Voice of the Customer: Have You Asked Enough Questions? To drive improvement through Lean Six Sigma and other continuous improvement projects, it is imperative for practitioners to determine first what is important to the customers who are affected by t he process. Customers can take on a variety of different views. Listed below are examples of typical customers identified in a SIPOC diagram (suppliers, inputs, process, outputs and customers), or by using other stakeholder tools: 1. External customers – Thos e who receive the product, service or output of the process and pay the organization for the product or service 2. Internal customer – The next step in the process or the overall business itself 3. Organization – The stakeholders or leaders of the organization w ho want the process to operate efficiently 4. Employees – Those who work on the process In this article, we will focus primarily on external customers. The true bottom line in defining the voice of the customer (VOC) is understanding how to assess whether a p rocess is operating effectively and efficiently. The effectiveness of the output of the process is typically a concern of the customer, while efficiency is typically a concern of the business. Defining Customer Requirements To adequately determine customer requirements, practitioners need to conduct discussions with the customer. Through these conversations, practitioners typically gather generic customer needs. Practitioners must go on to translate these generic needs into specific items called critical – to-quality requirements (CTQs). To verify that the CTQs are specific enough, the true test is to ask, “Can a formula or detailed operational definition be written to describe this need?” The needs should be detailed enough that they allow practitioners to al ign improvement or design efforts with customer requirements. To begin the translation to specific CTQs, consider the typical generic needs of the customer (in this case, a combination of internal and external customers): Cost: How efficient is the process operating from the perspective of the business? In other words, what does it cost the business to produce the output? Timeliness: Delivery to the customers when they want it. Quality: Did the customers get what they wanted? Did the product or service meet specifications? To get to the CTQs, practitioners need to distinguish first between the product characteristics and process (service) characteristics. The product (the output of the process) is what should fulfill the customer’s needs. A comparison is mad e below using the automotive industry as an example: Table 1: Comparison of Product and Process Characteristic Type of Need Product Characteristics Process Characteristics Cost What does it cost consumers to purchase the car? What does it cost to produce it, and is the margin generated satisfactory? Timeliness Can consumers get the product when they want it? How well have we satisfied the customer regarding delivery? Quality Does it meet the consumer needs and the advertised specifications? How well have we satisfied the customer regarding quality? To understand the needs of the business and customer, it is crucial to ask questions. To better illustrate the questioning process, suppose you are a manager of a hotel and plan on asking business travelers wh at is important to them relative to a hotel room. The customers respond very generically: “I want a good hotel room.” This is the highest level of the customer needs or CTQs, but it offers little insight into specifics that you, a hotel manager, need. You need to define what “good” means by asking the customer to give further specifications. The responses the manager receives are shown in the tree structure in Figure 1. Figure 1: CTQ Tree – First Level If you can write a formula for a measurement or metric around these statements, or a very specific operational definition, you are close to defining the true need of the customer. If no t, you must repeat this process until you can express each of the needs as a specific, measurable formula (Figure 2) Figure 2: CTQ Tree – Second Level In Figure 2, the manager has been able to generate three of the needs to specific, measureable elements. The first one, however, needs further discussion. What does “clean” mean? How can you measure cleanliness? The customers may say c lean means the following: No trash in the waste basket (pretty good operational definition) Clean sheets and towels (Is this defined well enough? How would it be measured?) Clean bathroom (Is this defined well enough? How would it be measured?) How can the above definitions be measured? The following could be metrics associated with the CTQs: No trash in the waste basket – the number of rooms with waste baskets that have trash each day/number of rooms Clean sheets and towels – the number of days since the s heets and towels were changed Clean bathroom – the definition of “clean bathroom” needs to be refined further by taking the questioning to another level of detail At this point, we have taken all the general -need statements, or CTQs, down to specific, meas ureable items. This process should be repeated until such time that all customer needs can be objectively measured. Next, practitioners need to isolate which needs customers really care about.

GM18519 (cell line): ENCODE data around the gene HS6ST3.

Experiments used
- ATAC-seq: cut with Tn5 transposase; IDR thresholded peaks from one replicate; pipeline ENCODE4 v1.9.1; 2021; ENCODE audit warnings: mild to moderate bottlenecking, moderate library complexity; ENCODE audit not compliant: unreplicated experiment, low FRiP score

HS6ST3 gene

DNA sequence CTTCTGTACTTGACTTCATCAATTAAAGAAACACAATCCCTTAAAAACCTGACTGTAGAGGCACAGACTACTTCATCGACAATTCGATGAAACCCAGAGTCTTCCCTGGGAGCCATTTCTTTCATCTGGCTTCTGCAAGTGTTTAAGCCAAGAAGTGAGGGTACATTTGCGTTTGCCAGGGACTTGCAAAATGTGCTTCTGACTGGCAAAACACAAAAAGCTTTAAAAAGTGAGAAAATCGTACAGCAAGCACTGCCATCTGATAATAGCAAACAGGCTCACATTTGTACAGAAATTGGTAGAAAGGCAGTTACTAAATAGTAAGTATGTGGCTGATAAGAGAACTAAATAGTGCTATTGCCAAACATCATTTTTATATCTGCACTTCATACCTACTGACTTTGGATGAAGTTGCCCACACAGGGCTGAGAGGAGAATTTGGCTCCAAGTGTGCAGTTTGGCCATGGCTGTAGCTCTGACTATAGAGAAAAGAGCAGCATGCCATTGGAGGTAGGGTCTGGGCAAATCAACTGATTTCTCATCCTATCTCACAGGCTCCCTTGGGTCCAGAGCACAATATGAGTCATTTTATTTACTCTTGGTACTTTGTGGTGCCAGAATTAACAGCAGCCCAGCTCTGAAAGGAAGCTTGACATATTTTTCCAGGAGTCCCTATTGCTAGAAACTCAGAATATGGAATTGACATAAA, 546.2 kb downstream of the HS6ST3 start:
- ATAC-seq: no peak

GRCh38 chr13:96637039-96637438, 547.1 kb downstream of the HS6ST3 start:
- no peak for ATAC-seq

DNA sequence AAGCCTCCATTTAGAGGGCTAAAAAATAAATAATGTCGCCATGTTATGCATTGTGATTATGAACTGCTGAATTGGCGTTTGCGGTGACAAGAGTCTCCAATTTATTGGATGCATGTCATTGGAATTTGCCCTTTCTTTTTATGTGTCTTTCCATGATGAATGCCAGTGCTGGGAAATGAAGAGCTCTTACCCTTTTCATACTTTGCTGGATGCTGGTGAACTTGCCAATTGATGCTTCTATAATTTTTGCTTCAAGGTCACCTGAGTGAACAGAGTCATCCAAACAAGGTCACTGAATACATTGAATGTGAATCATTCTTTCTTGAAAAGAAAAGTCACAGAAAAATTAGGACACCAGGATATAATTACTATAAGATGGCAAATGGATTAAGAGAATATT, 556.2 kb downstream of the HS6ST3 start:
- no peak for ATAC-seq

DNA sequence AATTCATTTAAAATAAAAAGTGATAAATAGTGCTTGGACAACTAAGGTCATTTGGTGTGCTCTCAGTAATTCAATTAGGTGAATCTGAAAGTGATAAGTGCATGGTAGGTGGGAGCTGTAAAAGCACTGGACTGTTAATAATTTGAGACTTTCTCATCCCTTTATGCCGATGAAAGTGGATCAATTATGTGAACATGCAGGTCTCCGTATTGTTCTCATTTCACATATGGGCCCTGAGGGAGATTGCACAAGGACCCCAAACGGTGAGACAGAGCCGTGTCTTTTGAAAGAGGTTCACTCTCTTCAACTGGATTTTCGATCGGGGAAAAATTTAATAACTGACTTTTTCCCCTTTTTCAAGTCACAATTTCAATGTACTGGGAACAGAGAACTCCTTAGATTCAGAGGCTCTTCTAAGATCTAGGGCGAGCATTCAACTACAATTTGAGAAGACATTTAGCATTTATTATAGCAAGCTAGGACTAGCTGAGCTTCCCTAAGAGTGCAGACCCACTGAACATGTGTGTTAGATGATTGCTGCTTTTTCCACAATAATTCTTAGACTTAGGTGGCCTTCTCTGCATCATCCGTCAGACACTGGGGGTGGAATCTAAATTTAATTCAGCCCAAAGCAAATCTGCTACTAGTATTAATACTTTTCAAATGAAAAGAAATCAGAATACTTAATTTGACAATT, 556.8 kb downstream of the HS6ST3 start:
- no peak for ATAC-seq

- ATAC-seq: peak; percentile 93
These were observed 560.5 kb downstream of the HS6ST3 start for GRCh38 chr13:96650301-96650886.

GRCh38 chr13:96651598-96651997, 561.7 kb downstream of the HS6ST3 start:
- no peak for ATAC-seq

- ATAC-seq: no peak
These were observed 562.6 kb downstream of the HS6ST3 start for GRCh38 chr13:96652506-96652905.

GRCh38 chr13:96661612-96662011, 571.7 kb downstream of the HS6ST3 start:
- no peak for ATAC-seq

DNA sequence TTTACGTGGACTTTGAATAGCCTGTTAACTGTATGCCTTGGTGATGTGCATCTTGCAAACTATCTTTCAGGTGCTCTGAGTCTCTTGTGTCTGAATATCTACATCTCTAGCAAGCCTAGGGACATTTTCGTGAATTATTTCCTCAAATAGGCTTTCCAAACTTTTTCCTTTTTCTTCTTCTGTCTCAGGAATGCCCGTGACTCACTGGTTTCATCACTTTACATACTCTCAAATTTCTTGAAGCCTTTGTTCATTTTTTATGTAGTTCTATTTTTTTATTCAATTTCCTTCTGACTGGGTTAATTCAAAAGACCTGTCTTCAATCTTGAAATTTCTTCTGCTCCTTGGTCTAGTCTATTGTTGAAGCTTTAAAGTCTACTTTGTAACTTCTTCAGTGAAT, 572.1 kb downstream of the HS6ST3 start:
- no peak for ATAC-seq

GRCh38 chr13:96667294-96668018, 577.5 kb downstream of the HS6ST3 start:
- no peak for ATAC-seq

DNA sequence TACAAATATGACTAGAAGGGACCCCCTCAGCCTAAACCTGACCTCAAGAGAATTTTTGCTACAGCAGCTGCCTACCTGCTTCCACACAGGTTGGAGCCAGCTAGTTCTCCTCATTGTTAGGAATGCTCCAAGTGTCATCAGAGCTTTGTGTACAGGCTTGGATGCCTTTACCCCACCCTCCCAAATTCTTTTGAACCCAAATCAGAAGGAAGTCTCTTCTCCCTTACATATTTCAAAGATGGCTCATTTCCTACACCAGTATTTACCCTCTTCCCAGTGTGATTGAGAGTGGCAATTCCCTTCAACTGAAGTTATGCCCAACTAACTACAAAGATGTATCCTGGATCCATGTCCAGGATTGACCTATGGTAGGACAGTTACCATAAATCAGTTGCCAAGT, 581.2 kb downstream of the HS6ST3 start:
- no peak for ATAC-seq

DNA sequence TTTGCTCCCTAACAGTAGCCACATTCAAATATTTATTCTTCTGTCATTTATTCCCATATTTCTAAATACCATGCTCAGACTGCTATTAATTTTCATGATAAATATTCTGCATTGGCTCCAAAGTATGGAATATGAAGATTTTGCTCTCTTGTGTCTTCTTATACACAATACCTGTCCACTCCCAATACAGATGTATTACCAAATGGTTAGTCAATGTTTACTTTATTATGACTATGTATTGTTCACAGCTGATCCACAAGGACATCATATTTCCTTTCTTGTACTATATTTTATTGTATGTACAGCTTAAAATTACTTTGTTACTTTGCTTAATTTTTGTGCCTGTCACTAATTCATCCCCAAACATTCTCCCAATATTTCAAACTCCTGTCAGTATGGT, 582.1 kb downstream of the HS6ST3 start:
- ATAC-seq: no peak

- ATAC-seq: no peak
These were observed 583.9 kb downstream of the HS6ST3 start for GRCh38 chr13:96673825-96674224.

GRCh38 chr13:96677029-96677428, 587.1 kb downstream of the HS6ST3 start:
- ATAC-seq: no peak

Remember that the needs of the customer may be in conflict with the needs of the business, so it is important to determine how any conflicts will be rationalized up front. Once the specification activity is complete, the following template can be used to summarize the results. Figure 3: VOC Report Template Results of the VOC Voice of Customer … … … VOC was determined by… Process CTQs and Defect Definition GoalProcess CTQ or OutputDefect Definition/Formula Take Away About Results from VOC
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